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DVD SAVANT

Savant Review:

Willow


Willow
Fox Home Video
1988 / Color / 2:35 anamorphic 16:9 / 126 (130) m. /
Starring Val Kilmer, Joanne Whalley, Warwick Davis, Jean Marsh, Patricia Hayes, Billy Barty, Pat Roach, Gavan O'Herlihy, David Steinberg
Cinematography Adrian Biddle
Production Designer Allan Cameron
Film Editors Daniel P. Hanley, Mike Hill
Original Music James Horner
Writing credits Bob Dolman from a story by George Lucas
Produced by George Lucas, Nigel Wooll
Directed by Ron Howard

Reviewed by Glenn Erickson

This crowd-pleasing fantasy film is directed by Ron Howard, but has the earmarks of George Lucas all over it, being a fairytale collection of ideas that have now become synonymous with the mega-entertainer. Basically a magical chase story, it makes up for its tired plot with some charming characters and creative special effects. With its hero a 'little person', it also has the creditable goodwill angle of teaching openmindedness to its intended young audience.

Synopsis:

The elfin Willow Ufgood (Warwick Davis) leaves his town and young family to try and deliver a giant (normal) infant to safety in the next kingdom, knowing that evil knights dispatched by the even more evil Queen Bavmorda (Jean Marsh) are out for its blood. Willow collects helpers along the way, a pair of diminutive Brownies, a sorceress (Patricia Hayes) who's been transformed into a lemur-like animal, and Madmartigan (Val Kilmer), a condemned thief who nevertheless offers stalwart assistance. Complicating matters is the fact that Queen Bavmorda's warrior daughter Sorsha (Joanne Whalley) is leading the search for the baby, even though she and Madmortigan are soon attracted to each other.

By adult standards, Willow is too long and has an unimaginative story, and a lazy screenplay with too many clunker dialogue lines. But the fact that there's nothing very memorable here for the classic fantasy stakes doesn't keep Willow from being an entertaining kid's film in the sub-Lord of the Rings genre. The biggest negative is an extremely generic storyline, with babies delivered by mountain stream, an evil queen seeking her destiny, and a collection of unlikely outcasts coming together to defend innocence from harm. For all the photographic beauty on view, the drama is utterly colorless, so adults may find themselves snoozing.

However, Savant's seen the show entertain kids enough to know that the above objections don't count very heavily. The main positive are the animated and peppy characterizations. The Kilmer warrior is a standard fighting hero, and little is made of his sweetheart (on and off screen) Whalley, who as the daughter of a tyrant should by all rights be at least a bit conflicted. What the kids eat up on each time is the fully-realized elfin village, and especially the Ufgood family, who are virtuous and vulnerable. They're exactly the kind of folk who get killed by the 'evil' characters in most movies like this, and Lucas/Howard give themselves an edge by presenting them straight and dignified, refraining from cheap humor at their expense. The lesser movies in this genre (oh, Masters of the Universe, for one) concentrate so much on conflict and cruelty, that the focus here on sweetness, caring and respect is a definite plus.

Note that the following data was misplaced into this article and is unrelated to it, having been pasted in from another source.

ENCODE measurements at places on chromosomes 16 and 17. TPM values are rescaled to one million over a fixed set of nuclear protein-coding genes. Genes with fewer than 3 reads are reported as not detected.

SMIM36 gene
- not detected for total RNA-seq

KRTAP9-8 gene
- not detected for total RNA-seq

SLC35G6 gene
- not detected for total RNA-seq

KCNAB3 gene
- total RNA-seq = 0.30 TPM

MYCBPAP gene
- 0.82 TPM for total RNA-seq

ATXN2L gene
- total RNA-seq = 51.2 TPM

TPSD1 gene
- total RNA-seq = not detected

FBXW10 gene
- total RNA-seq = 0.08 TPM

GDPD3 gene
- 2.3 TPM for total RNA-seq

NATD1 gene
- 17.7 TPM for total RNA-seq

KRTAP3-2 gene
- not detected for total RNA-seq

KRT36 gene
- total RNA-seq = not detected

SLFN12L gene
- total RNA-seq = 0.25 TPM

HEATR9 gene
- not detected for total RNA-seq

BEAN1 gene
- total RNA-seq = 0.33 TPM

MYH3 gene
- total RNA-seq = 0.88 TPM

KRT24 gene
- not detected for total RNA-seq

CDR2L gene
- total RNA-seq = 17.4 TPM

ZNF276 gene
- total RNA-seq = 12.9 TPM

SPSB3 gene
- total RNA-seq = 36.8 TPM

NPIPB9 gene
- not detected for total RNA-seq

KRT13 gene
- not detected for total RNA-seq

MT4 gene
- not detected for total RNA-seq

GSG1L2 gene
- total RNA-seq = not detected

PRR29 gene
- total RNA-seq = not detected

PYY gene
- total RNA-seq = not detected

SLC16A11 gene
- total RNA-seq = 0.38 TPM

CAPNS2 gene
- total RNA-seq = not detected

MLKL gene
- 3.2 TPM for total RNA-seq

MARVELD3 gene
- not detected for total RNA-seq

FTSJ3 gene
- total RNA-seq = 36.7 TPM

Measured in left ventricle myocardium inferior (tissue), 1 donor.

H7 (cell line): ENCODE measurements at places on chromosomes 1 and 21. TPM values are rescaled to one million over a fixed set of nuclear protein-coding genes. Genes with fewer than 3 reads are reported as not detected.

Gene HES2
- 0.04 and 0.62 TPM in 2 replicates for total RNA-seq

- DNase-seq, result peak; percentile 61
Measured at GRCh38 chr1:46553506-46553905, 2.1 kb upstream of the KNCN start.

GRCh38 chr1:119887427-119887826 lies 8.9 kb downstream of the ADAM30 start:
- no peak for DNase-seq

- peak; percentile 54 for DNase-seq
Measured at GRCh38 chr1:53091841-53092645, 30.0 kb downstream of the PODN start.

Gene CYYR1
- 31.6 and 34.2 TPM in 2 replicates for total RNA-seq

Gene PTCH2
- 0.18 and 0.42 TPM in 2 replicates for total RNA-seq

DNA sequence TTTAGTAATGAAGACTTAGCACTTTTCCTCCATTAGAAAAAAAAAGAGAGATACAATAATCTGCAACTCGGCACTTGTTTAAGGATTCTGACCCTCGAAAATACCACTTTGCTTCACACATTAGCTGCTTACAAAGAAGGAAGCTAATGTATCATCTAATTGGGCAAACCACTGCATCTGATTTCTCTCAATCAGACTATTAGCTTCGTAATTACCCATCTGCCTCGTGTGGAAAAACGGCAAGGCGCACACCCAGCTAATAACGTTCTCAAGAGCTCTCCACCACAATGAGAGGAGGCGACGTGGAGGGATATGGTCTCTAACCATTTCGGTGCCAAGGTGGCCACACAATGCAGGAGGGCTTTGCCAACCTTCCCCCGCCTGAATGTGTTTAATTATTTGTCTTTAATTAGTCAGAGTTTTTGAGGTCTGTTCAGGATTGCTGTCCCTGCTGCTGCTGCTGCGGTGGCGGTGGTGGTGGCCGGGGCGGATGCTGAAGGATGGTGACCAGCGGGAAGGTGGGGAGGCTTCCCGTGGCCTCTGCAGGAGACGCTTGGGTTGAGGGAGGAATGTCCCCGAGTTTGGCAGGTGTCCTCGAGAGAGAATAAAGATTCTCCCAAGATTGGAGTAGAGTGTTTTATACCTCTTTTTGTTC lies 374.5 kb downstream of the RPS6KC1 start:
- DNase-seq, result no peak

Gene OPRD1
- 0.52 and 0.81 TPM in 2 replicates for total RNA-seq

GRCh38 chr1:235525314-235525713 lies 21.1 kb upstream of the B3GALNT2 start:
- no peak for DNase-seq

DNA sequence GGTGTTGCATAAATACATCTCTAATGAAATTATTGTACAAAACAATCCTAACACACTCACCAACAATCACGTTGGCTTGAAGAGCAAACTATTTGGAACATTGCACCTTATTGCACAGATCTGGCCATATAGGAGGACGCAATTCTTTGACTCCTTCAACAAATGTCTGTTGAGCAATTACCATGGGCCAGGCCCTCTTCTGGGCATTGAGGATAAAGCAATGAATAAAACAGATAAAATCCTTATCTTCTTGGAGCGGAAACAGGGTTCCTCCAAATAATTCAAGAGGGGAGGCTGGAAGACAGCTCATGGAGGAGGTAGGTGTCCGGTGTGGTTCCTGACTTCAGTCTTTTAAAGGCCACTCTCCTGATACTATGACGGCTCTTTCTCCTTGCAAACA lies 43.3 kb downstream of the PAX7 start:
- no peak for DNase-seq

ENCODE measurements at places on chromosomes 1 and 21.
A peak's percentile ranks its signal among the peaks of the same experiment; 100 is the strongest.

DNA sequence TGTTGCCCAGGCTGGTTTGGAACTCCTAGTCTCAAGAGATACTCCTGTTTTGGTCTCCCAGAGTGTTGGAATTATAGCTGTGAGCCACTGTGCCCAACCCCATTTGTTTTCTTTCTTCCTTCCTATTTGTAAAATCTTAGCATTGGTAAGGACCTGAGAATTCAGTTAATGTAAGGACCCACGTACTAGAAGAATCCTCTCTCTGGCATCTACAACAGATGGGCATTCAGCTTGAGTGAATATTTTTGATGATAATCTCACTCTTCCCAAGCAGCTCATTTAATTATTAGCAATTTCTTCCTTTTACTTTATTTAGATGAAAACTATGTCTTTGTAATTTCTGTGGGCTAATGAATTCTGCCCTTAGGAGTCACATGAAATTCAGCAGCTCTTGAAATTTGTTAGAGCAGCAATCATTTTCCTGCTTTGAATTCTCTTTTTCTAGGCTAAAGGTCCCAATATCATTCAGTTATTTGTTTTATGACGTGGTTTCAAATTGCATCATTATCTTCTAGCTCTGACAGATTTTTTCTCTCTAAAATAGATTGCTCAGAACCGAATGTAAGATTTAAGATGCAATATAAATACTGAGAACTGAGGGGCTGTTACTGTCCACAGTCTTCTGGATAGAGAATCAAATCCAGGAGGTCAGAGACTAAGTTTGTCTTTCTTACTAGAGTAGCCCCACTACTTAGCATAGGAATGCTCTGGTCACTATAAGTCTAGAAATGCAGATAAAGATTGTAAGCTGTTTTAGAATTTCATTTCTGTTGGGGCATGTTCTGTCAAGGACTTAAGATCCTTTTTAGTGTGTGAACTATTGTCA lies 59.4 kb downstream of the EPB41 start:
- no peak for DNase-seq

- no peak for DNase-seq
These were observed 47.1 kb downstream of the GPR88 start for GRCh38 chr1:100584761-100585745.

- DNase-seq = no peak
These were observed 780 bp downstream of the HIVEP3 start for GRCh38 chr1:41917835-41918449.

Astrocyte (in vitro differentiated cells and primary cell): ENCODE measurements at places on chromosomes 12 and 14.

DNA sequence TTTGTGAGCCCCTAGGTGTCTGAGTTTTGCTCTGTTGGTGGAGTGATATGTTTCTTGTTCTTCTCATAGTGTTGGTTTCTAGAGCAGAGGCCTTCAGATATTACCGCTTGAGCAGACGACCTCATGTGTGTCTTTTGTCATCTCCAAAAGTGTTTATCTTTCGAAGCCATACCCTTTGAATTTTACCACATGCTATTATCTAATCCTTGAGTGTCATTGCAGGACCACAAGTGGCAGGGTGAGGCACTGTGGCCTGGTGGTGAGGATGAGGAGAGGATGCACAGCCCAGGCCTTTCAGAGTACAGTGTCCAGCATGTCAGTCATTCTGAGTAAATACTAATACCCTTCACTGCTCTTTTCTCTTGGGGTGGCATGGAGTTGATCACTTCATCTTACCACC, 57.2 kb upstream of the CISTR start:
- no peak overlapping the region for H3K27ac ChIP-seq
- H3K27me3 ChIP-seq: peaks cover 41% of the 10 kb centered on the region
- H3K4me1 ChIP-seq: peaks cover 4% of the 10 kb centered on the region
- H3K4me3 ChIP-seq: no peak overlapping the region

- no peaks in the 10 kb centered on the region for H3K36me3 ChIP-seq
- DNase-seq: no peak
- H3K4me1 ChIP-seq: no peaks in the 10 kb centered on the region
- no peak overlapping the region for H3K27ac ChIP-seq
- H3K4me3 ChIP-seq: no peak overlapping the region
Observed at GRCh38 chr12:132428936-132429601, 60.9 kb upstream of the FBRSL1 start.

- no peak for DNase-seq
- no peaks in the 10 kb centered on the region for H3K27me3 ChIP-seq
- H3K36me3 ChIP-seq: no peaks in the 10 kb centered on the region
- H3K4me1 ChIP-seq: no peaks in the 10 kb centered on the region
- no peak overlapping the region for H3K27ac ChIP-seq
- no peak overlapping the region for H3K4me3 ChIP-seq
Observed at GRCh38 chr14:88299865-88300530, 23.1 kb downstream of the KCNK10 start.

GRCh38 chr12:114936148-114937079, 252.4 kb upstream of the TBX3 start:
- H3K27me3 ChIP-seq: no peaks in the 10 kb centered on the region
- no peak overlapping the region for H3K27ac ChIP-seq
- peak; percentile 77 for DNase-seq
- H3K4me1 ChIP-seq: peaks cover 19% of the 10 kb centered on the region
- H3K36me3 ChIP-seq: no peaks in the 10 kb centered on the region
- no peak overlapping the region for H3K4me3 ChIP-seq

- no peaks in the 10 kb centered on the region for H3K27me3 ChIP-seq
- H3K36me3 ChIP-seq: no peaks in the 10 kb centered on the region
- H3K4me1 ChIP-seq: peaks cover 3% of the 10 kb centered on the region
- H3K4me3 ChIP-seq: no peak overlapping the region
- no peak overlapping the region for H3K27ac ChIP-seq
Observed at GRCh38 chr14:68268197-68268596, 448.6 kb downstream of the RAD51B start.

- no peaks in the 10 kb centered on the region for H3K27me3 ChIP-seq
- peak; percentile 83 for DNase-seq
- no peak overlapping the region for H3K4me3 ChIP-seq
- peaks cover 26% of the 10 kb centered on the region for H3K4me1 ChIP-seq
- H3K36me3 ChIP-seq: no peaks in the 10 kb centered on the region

The tiny Brownies (Kevin Pollack & Rick Overton) who assist Willow are easily pegged as another incarnation of the bickering thieves from The Hidden Fortress, who showed up again as robots in Lucas's You Know What. An animal-aide comes in the form of the sorceress, who starts off as a Lemur and spends quite a while as a goat, before becoming a charming elderly lady. Val Kilmer's hero-thief is dashing enough, but just too generic to linger in the memory; he's aided by a screenplay that contrives nice escapes, such as when a jealous husband goes violent just in time to save him from Bavmorda's soldiers. Instead of smuggling a princess or a pair of robots, this time everyone's struggling to protect a baby (who I suppose is a princess.) Kids delight in seeing the baby's 101 facial reactions; its amusing expressions are intercut to react to everything from monsters to cute animals, better than Swee'Pea in Popeye. The constant cutaways to the tot work far better than they should, as adults are suckers for cute babies too.

Villainess Jean Marsh is unfortunately given little to do except be menacing and unpleasant, and goes by unnoticed, when she should be remembered for her work in Frenzy and Upstairs, Downstairs. Diminuitive Billy Barty has a great spin as an elfin Wizard, and comes off like Laurence Olivier compared to the actors around him; it's nice to see him get a role with so much dialogue, a chance to have some presence.

Willow's magical scenes are somewhat overpowered by the physical beauty of its locations in New Zealand, the UK, and in Marin County here in California. Rich, dark forests and fantastic mountain vistas are for once the real thing and not studio sets or matte paintings; the best thing about this show.